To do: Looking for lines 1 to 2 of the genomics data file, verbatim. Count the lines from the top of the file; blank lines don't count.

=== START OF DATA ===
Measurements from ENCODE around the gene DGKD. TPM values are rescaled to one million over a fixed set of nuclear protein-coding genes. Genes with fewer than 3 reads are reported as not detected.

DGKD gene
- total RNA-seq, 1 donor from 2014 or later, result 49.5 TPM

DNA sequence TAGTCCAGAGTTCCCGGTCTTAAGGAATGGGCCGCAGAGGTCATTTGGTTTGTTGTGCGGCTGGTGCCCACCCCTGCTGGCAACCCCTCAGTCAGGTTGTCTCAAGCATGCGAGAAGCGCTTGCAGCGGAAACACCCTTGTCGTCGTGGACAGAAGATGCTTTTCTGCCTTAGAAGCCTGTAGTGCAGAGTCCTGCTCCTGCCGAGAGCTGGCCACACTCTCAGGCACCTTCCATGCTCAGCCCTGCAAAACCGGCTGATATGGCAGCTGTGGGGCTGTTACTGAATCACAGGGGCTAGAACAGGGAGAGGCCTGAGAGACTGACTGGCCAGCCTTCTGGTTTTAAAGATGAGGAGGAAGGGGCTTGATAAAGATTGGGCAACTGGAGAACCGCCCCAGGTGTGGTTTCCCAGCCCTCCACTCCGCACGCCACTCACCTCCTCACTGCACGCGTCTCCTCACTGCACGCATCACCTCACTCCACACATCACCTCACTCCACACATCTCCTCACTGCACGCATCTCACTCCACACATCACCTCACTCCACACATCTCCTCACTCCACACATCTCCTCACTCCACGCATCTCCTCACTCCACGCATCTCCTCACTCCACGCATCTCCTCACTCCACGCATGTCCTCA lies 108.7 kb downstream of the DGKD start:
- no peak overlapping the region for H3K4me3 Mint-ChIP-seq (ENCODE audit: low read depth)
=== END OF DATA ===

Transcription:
Measurements from ENCODE around the gene DGKD. TPM values are rescaled to one million over a fixed set of nuclear protein-coding genes. Genes with fewer than 3 reads are reported as not detected.

DGKD gene